This page uses content from Wikipedia and is licensed under CC BY-SA.


One57 from Columbus Circle, May 2014.png
View of One57 (May 2014)
One57 is located in Manhattan
Location within Manhattan
General information
TypeResidential condominiums and hotel
Location157 West 57th Street
Manhattan, New York City
Coordinates40°45′55″N 73°58′45″W / 40.7653°N 73.9791°W / 40.7653; -73.9791
Construction startedApril 2009 (2009-04)
CostUS$1.5 billion[1][2]
Roof1,005 feet (306 m)[3]
Top floor902 feet (275 m)
Technical details
Floor count73 (+2 below ground floors)
Floor area853,567 square feet (79,299.0 m2)
Design and construction
ArchitectChristian de Portzamparc
DeveloperExtell Development Company
Structural engineerWSP Group
Main contractorLend Lease Project Management & Construction

One57, formerly known as Carnegie 57[4] and nicknamed "The Billionaire Building",[5] is a 75-story[6] supertall skyscraper at 157 West 57th Street between Sixth and Seventh Avenues in the Midtown neighborhood of Manhattan, New York City.[7][6][8] Upon completion in 2014, it stood at 1,005 feet (306 m) tall, making it the tallest residential building in the city for a few months until the completion of 432 Park Avenue. The building has 92 condominium units on top of a new Park Hyatt Hotel with 210 rooms, which is set to become the flagship Hyatt property.[9][10][11]

The building's developer is Extell Development Company, the contractor is Lend Lease Project Management & Construction, and the architect is Christian de Portzamparc.[12] In January 2015, a duplex at One57 was sold for $100 million, making it the most expensive residence ever sold in New York City to that date.

Planning and construction

Extell Development Company’s founder and President, Gary Barnett, spent 15 years assembling the property and air rights on 57th Street. At first, he said he wanted to build a 300,000-square-foot (28,000 m2) building, but plans for views of the park took shape as the assemblage got larger and markets started rising to new levels.[13][14] Foundation work started in January 2010.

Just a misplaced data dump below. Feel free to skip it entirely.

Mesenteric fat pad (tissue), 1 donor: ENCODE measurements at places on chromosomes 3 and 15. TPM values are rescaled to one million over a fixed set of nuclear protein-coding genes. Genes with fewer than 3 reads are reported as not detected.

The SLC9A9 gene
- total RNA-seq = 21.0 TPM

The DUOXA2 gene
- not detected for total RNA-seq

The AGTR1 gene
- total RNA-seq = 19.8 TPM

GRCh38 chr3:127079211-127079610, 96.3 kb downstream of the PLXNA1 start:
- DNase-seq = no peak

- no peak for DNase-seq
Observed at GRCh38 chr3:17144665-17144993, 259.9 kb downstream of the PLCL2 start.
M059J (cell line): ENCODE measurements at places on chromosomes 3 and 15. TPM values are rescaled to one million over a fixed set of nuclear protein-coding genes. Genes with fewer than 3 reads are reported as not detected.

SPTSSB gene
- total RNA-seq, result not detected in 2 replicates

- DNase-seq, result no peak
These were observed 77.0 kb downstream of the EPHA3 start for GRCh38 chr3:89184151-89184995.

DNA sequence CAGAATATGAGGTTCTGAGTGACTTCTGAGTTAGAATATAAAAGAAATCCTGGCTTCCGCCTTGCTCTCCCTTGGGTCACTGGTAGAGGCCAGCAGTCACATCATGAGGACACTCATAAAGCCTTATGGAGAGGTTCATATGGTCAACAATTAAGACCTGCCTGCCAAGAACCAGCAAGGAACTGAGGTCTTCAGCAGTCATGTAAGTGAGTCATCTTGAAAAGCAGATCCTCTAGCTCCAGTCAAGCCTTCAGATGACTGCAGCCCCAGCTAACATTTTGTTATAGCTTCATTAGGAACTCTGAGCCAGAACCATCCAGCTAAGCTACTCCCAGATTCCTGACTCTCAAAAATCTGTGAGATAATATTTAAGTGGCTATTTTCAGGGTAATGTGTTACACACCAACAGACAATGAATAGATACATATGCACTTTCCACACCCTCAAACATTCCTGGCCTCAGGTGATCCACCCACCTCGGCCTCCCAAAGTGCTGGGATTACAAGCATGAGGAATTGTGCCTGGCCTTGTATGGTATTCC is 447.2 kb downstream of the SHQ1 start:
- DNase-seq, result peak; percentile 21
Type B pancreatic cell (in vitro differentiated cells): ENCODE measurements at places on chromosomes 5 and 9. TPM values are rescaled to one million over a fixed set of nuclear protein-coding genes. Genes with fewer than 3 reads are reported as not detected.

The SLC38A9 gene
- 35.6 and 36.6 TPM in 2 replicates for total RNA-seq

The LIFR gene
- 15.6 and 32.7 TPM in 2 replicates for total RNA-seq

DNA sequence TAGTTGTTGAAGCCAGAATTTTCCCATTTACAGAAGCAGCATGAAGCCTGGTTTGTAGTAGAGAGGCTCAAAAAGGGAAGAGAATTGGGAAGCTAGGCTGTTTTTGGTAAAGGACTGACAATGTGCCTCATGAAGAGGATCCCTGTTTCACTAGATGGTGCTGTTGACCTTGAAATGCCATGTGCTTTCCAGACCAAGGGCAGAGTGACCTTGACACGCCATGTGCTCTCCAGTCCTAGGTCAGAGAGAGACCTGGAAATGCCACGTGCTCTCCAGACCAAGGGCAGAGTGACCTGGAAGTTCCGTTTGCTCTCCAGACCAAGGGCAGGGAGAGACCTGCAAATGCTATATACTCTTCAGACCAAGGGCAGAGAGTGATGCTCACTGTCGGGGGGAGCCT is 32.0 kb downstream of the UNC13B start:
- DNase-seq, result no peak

Extell received a $700 million construction loan for the project in October 2011 from a Bank of America-led syndicate that included Banco Santander, Abu Dhabi International Bank and Capital One.[15] Sales at the project officially launched in December.[16]

In May 2012, it was announced a buyer had agreed to pay a record price in New York of more than $90 million for the 10,923-square-foot (1,014.8 m2) duplex penthouse on the 89th and 90th floors.[17][18] Just two months later, the Prime Minister of Qatar, Sheikh Hamad bin Jassim bin Jaber Al Thani, broke that record by agreeing to purchase a penthouse unit for $100 million.[17][18][19]

After the sales offices had been open for six months, Extell announced One57 was 50% sold with $1 billion in transactions.[20]

On June 20, 2012, it was announced that framework for the top floor had been completed.[21] Shortly after, it was revealed the 13,550-square-foot (1,259 m2) “Winter Garden” duplex penthouse, located on the 75th and 76th floors, had gone into contract for an undisclosed amount.[22][23]

Dangling construction crane at the top of the building on the day after Hurricane Sandy
The crane secured

In October 2012, entrepreneur Michael Hirtenstein and One57 developer Gary Barnett had a public clash regarding a unit Hirtenstein agreed to purchase in the building. Hirtenstein claimed he would not spend $16 million for a unit without seeing it, and that the view from the unit he purchased was obstructed. Barnett has been strict about not permitting buyers to view apartments prior to purchase, and as Hirtenstein paid a construction worker to show him his unit, Barnett refunded Hirtenstein's funds and canceled the contract.[24]

Crane collapse

On October 29, 2012, during Hurricane Sandy, the construction crane on the building partially collapsed, causing thousands of residents and hotel guests in the neighborhood to be evacuated for six days.[25][26][27] By November 5, the crane was secured and through traffic in the surrounding area was allowed.